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Ra or not Ra? So many questions from a scared person

Hello, I am new to Ra .. in fact, I have not been diagnosed or tested for it yet. But I have some symptoms.. I am really worried about having it. Basically, terrified.. I .a very active person I like to run, play basketball jump rope etc. Could one have symptoms of Ra but could it be something not as gloom and doom? I am just so worried, I am not sleeping and I have constant anxiety. Also, if I do have it can I still be active and will I still be able to work? Also, do the meds for Ra take some of the symptoms away like pain and fatigue? Thanks for reading and posting. I truly appreciate it.

  1. Hello and welcome, ! I'm sorry you're feeling terrified right now, but I don't blame you. The prospect of being diagnosed with a chronic condition like RA can seem pretty daunting. You didn't mention what symptoms you are experiencing (and you don't have to, if you don't feel comfortable doing so), so it's hard to say what's causing your issues. And, feeling anxious and sleep deprived may actually be exacerbating the symptoms you are experiencing. There are a number of conditions that share symptoms with RA, but many of them tend to be autoimmune conditions or other chronic conditions, so I am not sure if one is better or worse than RA.

    And, when it comes to treatment, some people experience significant improvements in their symptoms while others don't. It can vary widely. Managing the pain, while challenging, is easier than getting a handle on RA related fatigue. BUT, working with your doctor/rheumatologist can help you find the best treatment for you. Whether you are diagnosed with RA or something else, I wanted to share this article with you, as I want to give you some hope, some honesty, and some hard won advice from one of our longtime contributors -- Please know we're here for you and if you have anymore questions, PLEASE don't hesitate to ask them. While we can't provide specific diagnoses or offer medical advice, for your safety, we're happy to help in any way we can.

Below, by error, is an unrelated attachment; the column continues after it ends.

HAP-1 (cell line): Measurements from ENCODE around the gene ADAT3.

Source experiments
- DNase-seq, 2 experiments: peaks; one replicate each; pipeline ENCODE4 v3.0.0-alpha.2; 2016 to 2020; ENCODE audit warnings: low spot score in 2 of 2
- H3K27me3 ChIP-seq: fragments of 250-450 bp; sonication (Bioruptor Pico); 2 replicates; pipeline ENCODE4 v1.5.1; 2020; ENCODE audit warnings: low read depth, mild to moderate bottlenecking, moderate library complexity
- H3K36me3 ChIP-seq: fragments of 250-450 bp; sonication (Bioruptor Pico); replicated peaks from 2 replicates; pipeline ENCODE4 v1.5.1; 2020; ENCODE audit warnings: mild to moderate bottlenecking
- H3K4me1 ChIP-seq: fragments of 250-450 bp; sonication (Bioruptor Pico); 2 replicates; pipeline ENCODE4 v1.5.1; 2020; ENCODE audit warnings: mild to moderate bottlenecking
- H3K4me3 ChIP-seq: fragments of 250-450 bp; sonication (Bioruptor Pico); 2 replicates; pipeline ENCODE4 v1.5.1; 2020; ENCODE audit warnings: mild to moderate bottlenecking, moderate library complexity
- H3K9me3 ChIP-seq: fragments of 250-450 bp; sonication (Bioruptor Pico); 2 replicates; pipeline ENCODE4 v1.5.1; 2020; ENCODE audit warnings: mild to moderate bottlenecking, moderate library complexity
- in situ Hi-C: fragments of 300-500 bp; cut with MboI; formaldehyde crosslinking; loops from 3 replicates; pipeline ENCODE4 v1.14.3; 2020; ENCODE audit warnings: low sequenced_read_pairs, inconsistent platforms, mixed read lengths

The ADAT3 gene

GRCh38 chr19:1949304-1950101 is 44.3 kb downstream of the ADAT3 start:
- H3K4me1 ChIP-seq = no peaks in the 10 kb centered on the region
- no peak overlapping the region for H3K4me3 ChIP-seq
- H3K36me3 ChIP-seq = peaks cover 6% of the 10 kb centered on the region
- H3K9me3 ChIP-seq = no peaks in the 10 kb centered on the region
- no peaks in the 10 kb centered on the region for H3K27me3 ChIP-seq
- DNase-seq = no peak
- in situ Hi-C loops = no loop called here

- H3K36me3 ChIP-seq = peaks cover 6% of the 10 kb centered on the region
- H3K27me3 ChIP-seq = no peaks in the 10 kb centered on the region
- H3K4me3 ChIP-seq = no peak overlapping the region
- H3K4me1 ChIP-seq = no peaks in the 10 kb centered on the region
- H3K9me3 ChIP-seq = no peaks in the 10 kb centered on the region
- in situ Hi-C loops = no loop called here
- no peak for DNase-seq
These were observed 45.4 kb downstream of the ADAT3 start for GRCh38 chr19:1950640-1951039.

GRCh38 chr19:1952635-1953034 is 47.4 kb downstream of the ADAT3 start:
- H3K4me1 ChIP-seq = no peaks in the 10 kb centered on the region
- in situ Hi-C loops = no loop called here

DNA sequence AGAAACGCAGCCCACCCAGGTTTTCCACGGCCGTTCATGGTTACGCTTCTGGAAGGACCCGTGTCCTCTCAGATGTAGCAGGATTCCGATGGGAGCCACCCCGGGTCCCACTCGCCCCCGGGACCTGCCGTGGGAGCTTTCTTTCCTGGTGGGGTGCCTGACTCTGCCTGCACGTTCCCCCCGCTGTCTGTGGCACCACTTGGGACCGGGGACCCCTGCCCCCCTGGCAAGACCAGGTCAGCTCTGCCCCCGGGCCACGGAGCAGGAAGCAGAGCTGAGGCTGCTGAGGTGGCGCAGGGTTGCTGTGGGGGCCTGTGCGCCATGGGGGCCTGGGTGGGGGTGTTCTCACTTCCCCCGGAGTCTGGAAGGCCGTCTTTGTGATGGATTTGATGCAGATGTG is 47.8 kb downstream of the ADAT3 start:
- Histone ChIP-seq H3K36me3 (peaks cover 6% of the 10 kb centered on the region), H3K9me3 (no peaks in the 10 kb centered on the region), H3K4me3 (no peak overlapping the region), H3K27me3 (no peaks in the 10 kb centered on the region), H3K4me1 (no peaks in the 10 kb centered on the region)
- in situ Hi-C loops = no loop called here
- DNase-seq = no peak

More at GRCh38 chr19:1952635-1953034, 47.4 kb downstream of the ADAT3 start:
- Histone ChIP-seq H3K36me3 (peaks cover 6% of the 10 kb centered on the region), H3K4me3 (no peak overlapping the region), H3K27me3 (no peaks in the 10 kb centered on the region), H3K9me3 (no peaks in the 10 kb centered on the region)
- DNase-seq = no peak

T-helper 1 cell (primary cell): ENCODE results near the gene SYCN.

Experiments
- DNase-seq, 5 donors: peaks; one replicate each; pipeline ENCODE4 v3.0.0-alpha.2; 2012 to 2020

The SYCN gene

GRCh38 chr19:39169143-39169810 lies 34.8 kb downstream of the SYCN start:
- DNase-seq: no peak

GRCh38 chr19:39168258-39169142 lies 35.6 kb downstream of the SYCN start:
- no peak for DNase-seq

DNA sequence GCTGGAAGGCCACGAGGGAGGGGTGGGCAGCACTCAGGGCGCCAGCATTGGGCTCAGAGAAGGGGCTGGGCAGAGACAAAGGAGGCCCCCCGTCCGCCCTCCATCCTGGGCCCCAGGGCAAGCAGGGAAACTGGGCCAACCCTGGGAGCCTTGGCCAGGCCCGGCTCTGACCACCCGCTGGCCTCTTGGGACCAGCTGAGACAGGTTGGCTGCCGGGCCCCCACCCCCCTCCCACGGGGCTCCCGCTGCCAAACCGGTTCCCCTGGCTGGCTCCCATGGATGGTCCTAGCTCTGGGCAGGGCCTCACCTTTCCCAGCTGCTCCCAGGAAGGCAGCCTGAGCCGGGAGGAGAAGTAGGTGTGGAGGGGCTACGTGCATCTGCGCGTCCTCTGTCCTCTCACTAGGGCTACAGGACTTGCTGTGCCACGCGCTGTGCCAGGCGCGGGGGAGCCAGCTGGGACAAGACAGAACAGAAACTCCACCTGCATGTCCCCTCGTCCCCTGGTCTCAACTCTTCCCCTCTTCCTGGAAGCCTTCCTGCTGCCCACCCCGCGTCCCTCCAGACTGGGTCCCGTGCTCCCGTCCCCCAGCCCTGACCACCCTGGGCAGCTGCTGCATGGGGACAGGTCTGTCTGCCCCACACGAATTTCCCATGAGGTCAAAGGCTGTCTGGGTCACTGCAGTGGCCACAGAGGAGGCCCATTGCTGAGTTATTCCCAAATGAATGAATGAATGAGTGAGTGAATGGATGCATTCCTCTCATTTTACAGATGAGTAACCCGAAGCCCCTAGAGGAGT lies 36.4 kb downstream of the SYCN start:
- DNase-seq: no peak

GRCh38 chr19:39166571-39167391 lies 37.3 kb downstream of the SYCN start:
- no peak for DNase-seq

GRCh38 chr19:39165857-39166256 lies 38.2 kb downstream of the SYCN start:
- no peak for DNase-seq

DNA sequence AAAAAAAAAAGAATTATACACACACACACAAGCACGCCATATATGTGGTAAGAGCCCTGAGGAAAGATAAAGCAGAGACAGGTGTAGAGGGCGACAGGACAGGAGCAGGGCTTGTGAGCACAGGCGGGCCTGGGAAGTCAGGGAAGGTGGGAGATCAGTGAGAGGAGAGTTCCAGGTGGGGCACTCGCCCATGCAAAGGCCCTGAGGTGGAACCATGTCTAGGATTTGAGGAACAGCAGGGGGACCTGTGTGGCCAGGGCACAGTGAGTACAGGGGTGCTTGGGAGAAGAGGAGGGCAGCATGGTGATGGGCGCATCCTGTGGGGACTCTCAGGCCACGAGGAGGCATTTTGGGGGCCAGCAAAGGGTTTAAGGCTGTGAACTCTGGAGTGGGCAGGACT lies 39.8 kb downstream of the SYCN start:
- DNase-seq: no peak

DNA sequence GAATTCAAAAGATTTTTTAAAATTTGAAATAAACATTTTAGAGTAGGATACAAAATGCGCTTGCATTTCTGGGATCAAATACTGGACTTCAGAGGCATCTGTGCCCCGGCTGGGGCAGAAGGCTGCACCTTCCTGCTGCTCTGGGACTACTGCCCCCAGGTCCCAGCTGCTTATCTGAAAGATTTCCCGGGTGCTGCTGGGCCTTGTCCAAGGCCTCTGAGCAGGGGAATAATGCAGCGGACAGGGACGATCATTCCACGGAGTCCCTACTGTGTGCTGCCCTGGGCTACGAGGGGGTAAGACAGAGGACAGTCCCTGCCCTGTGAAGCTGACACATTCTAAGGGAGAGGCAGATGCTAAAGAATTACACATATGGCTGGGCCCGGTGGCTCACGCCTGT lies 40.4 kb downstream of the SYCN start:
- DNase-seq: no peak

Best, Erin, Team Member.

    1. After living a lifetime with pain I highly recommend that having a board certified Pain Management Physician is integral to living with RA, Fibromyalgia and arthritis.

      1. Get a small notebook to monitor how you feel each day. Take it to your first appointment. Research the best Rheumatologist in your area and call to make an appointment. As questions come to mind, write them in your notebook to take with you.

        1. those are some great tips! Thanks for sharing with the community member here. -- Warmly, Christine (Team Member)

      2. You can live and go on with your life , with some modifications, when you have RA. Don’t give up just because of a diagnosis! You are still the same wonderful person!

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